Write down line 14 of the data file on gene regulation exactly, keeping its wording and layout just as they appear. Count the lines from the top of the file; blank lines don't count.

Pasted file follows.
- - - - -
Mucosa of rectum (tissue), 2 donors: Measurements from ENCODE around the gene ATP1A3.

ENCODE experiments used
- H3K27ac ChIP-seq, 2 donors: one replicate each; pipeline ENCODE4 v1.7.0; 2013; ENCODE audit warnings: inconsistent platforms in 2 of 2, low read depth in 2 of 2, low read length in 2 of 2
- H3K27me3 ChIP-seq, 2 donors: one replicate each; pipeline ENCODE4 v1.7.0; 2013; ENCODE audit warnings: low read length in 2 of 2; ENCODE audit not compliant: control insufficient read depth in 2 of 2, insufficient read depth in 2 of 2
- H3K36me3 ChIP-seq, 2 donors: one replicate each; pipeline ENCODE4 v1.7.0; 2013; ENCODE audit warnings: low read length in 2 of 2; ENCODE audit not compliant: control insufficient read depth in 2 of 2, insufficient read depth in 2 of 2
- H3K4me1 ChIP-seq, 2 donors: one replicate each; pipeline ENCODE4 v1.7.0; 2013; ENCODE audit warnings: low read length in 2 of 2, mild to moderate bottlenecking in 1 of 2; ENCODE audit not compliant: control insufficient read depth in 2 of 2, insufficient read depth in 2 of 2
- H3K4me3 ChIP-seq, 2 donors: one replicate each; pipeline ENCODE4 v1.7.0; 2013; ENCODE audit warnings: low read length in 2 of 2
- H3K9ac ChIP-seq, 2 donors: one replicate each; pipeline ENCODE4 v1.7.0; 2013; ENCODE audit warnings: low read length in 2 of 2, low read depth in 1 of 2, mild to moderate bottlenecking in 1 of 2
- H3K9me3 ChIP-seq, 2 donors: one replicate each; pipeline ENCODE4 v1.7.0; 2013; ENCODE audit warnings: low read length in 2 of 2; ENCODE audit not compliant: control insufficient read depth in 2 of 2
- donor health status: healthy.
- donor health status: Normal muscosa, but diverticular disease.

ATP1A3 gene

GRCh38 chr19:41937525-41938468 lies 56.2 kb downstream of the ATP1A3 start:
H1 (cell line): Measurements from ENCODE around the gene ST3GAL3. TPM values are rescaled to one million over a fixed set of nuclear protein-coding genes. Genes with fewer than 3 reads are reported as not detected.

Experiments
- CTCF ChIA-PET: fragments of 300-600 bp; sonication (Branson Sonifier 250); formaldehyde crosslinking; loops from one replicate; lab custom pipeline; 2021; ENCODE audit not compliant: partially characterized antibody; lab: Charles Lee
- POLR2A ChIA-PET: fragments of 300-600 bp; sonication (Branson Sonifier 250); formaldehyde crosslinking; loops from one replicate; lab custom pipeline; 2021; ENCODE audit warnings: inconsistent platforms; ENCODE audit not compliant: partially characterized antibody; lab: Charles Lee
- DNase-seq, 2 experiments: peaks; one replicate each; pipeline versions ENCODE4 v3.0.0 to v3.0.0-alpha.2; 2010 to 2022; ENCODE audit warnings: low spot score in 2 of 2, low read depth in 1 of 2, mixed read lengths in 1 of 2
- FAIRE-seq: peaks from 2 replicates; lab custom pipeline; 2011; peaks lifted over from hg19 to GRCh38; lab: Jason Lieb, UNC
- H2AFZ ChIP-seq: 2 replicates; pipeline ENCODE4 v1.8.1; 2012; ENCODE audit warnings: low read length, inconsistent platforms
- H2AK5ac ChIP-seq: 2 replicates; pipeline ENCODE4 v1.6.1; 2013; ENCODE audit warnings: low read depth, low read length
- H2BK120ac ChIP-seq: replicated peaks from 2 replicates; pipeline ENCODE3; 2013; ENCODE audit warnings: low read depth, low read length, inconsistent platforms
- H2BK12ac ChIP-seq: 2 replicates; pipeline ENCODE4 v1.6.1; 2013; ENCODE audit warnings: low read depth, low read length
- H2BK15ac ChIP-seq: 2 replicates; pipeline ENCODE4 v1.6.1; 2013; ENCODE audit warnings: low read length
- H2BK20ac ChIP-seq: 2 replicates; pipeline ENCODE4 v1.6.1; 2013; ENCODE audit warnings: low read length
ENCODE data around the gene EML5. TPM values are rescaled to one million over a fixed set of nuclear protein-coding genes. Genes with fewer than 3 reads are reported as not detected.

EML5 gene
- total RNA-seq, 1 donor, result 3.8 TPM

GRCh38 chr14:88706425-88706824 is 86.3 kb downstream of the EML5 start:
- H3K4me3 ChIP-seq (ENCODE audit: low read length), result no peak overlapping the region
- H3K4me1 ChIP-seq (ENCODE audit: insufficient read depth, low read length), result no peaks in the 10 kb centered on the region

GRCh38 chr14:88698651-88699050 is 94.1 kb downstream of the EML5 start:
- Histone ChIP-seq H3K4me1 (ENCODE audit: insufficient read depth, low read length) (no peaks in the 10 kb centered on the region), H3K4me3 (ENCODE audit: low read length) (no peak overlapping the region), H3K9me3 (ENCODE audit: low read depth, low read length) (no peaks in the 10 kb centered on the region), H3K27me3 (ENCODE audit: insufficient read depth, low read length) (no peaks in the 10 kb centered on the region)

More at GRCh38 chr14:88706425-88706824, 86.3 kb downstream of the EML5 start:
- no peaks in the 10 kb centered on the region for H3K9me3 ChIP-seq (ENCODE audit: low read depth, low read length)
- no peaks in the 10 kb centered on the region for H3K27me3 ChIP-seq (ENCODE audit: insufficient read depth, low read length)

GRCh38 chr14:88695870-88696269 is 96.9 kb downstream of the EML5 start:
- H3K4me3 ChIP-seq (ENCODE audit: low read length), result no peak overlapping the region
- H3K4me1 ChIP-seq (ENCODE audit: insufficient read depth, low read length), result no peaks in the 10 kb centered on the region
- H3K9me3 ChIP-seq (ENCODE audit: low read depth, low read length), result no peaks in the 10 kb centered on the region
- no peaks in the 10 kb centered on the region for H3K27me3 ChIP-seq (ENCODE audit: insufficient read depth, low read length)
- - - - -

H1 (cell line): Measurements from ENCODE around the gene ST3GAL3. TPM values are rescaled to one million over a fixed set of nuclear protein-coding genes. Genes with fewer than 3 reads are reported as not detected.